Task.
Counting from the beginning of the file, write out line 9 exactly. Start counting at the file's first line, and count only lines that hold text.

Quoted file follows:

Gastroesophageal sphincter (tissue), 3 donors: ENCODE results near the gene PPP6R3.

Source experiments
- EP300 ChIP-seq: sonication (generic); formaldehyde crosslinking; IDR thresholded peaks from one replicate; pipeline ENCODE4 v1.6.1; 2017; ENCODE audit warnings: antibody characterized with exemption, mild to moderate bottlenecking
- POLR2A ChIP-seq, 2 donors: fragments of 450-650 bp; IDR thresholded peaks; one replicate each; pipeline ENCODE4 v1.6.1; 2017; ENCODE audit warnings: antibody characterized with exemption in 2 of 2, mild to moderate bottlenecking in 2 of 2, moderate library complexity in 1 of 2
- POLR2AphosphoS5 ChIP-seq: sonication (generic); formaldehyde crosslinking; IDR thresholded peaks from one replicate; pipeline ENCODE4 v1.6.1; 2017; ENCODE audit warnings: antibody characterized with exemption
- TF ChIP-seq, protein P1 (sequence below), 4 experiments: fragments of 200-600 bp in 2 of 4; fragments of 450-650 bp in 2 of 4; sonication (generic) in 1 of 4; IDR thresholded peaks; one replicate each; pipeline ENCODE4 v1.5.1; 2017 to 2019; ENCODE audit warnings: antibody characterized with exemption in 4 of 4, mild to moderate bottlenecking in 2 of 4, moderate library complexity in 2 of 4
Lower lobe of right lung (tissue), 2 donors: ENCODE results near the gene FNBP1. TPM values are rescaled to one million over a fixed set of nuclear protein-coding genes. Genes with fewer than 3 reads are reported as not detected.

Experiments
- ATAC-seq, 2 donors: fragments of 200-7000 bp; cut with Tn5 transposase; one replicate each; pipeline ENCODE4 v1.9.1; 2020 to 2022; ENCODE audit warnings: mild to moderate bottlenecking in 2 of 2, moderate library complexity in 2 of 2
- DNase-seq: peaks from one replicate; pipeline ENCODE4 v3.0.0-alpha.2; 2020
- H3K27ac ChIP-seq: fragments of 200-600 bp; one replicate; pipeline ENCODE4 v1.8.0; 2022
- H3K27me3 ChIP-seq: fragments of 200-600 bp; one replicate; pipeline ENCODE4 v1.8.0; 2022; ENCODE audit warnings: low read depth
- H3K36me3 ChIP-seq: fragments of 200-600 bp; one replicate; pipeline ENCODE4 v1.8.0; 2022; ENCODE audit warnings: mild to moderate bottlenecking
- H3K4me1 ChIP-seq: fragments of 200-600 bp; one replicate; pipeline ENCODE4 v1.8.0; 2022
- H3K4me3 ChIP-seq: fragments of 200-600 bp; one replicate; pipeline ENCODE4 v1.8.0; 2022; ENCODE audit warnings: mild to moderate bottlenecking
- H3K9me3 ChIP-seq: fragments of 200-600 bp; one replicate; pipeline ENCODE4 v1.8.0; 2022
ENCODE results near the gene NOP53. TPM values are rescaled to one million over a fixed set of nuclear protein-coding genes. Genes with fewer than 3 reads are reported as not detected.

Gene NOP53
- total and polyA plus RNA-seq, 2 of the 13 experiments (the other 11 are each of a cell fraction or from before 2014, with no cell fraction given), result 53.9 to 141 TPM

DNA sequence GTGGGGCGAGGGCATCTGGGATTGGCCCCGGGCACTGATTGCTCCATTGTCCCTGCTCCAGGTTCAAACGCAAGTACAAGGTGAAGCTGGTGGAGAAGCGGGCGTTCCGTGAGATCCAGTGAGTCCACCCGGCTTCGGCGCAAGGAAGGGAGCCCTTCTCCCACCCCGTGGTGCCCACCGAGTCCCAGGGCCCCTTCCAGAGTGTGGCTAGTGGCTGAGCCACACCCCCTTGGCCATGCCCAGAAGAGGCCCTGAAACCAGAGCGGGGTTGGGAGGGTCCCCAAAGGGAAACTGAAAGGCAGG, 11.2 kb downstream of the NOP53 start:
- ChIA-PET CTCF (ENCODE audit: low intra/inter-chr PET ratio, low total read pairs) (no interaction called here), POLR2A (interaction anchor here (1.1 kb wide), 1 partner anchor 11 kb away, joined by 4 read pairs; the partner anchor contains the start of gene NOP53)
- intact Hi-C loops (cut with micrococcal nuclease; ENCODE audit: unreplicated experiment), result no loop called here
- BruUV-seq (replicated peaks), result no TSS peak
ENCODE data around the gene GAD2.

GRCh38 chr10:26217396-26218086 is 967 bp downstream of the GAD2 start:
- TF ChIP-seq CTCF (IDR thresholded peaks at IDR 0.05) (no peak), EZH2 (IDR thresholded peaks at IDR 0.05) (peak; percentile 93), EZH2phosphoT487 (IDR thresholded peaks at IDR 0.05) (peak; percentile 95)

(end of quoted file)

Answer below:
- ATAC-seq, 2 donors: fragments of 200-7000 bp; cut with Tn5 transposase; one replicate each; pipeline ENCODE4 v1.9.1; 2020 to 2022; ENCODE audit warnings: mild to moderate bottlenecking in 2 of 2, moderate library complexity in 2 of 2